The image above shows a false-color representation of radar data, with low backscatter color-coded black-to-blue. I recently blogged about so-so use of false color, but I think the above image does a pretty good job. N.B., however, what the choice of color stretch is doing here. The transition from the warmish colors to the cool blue and black guides one’s eye to “read” the transition as being from solid land to liquid lakes. But we’re trusting the visualizer of the data to have performed that stretch correctly (or I should say, honestly).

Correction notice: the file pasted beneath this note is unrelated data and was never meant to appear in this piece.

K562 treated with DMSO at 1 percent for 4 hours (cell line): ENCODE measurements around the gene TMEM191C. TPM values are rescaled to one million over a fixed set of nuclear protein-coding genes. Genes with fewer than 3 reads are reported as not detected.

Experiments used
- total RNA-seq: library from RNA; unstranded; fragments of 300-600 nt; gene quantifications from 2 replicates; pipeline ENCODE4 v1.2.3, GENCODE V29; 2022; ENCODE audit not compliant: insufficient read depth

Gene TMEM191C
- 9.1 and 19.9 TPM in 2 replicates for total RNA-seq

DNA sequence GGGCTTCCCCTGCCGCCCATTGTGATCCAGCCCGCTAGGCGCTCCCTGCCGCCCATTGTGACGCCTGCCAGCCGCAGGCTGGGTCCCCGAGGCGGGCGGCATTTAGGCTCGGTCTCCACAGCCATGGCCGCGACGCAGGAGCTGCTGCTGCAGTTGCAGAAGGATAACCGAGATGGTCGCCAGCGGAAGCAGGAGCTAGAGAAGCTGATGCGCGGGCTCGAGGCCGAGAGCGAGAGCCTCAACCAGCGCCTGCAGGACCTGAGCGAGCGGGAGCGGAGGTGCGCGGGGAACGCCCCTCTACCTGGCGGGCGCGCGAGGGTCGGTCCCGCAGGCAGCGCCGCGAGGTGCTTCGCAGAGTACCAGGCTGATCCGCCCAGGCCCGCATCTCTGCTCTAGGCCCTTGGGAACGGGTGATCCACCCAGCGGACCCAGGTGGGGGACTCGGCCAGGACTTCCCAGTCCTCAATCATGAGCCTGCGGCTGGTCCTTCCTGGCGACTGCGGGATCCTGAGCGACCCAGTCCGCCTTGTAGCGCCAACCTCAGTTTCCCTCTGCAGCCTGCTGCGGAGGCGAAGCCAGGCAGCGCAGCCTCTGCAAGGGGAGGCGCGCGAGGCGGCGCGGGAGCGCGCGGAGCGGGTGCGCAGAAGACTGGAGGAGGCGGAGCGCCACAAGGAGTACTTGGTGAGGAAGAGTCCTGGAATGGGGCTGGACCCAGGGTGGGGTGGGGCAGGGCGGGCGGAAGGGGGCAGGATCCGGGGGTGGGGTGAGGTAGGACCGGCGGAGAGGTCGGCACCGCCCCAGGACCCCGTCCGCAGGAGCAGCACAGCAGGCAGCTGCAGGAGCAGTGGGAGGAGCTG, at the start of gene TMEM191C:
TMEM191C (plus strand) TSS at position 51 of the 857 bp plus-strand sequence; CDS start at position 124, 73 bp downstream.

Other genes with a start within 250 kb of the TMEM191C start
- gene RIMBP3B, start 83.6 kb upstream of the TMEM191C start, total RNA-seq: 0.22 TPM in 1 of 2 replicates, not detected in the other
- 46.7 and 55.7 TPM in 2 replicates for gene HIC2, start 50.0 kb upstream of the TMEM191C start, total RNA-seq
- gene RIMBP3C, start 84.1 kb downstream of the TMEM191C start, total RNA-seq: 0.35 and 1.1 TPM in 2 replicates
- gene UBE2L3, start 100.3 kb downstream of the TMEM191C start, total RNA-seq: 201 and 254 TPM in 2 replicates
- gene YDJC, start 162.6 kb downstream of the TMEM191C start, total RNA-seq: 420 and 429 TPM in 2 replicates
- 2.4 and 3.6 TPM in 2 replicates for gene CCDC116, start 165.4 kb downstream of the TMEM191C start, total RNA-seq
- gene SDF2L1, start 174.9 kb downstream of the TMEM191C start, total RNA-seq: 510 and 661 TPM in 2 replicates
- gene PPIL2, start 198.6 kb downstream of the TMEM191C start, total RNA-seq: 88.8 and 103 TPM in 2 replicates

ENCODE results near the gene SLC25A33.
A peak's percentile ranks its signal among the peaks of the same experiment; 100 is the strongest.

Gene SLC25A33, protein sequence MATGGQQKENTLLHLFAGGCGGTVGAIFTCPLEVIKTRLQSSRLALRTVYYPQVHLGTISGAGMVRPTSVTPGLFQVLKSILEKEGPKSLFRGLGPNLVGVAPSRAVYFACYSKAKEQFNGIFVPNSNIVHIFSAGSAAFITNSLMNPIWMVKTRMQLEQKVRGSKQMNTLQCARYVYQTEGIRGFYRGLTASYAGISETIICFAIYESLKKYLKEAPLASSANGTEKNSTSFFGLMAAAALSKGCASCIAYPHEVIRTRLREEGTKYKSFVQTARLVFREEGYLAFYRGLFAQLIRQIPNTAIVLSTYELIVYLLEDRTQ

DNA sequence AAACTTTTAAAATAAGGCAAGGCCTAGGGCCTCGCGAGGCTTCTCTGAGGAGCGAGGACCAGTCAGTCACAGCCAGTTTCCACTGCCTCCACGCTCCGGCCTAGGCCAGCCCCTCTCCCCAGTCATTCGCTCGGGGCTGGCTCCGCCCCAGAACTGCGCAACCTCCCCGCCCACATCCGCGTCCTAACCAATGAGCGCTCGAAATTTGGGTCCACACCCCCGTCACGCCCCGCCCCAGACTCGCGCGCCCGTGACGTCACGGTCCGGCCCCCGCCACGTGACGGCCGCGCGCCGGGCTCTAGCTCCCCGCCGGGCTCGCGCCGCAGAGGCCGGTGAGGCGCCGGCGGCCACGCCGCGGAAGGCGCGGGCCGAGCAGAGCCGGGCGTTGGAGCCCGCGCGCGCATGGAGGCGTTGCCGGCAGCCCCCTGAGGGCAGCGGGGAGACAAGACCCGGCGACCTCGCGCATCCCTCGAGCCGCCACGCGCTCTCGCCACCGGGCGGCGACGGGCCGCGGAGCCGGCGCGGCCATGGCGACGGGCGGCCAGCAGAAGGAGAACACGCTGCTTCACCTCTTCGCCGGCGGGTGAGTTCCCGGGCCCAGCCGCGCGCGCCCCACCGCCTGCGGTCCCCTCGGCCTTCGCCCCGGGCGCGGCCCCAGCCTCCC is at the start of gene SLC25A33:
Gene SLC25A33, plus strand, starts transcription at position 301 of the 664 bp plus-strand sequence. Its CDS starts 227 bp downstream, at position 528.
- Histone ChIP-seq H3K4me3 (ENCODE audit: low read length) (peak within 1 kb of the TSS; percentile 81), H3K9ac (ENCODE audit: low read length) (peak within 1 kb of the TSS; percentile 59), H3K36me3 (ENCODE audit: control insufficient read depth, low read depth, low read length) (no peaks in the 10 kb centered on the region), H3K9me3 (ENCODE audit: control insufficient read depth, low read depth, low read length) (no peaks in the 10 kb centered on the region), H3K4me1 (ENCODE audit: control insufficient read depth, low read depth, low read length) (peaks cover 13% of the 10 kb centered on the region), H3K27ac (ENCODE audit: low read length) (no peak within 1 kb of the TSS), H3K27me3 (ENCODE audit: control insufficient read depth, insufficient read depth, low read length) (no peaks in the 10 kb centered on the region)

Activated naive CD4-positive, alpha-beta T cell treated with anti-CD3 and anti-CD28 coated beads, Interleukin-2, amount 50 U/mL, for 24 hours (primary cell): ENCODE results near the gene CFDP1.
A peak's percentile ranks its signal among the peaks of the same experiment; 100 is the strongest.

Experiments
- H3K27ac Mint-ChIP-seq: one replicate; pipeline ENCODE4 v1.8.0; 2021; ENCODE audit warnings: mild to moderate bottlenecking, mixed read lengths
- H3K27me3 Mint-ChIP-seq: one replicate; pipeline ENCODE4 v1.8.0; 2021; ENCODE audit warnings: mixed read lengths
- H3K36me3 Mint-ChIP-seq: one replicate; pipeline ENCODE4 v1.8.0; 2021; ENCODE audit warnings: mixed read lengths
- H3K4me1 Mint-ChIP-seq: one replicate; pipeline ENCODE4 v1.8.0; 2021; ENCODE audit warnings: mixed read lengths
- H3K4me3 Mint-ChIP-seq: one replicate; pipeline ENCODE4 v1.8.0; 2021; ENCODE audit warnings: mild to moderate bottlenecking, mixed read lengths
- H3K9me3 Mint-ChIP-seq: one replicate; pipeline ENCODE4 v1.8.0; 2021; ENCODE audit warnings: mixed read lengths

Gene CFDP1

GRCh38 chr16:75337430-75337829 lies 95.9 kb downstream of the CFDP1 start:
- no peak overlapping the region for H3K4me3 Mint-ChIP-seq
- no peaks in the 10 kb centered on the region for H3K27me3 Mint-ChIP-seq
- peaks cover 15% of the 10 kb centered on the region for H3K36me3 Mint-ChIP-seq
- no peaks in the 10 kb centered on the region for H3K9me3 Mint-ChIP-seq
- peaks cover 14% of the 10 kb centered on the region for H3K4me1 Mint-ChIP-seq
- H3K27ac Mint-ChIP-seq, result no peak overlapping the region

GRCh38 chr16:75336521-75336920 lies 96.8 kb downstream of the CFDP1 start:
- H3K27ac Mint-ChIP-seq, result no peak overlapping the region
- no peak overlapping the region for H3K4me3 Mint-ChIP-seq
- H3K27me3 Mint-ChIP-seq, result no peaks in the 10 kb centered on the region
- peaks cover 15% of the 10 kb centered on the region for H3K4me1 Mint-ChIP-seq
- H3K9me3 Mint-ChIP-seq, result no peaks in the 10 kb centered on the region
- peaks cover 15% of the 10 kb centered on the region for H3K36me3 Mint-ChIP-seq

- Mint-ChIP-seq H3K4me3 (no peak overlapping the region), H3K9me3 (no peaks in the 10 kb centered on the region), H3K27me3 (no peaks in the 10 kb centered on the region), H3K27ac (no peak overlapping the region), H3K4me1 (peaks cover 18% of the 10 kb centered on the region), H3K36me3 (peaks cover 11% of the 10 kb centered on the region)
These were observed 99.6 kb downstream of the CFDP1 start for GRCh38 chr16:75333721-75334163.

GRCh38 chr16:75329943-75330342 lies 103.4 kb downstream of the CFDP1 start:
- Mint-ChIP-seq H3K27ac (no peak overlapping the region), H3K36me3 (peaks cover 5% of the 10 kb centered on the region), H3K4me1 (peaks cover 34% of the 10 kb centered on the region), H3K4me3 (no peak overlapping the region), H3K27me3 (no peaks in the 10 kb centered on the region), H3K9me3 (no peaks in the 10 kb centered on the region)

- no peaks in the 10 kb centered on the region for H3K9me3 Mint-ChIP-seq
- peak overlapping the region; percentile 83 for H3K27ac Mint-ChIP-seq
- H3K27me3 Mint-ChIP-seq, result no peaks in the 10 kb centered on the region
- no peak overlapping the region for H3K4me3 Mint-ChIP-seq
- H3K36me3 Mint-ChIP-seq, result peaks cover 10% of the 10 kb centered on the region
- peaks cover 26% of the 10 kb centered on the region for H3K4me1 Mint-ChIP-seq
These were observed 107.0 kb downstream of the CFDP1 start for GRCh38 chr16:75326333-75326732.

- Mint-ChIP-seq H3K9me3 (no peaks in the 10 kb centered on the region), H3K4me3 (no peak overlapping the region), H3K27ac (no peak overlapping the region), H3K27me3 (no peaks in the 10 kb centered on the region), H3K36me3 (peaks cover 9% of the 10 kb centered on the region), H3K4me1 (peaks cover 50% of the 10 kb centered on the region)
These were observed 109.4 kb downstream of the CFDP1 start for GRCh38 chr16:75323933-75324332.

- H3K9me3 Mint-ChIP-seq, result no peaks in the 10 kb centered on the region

This is an excellent example of how images—even those based on data—incorporate subjective elements. The eye perceives the color difference as stark and distinct, but the actual difference in pixel values might be quite small, so the color choice communicates a lot of information in this case. I’m not saying the image is lying or anything; I’m just saying that the image does not give anything near an objective sense of the data.
(There is no such thing as an objective image!)
The results are also reported in the current issue of Nature.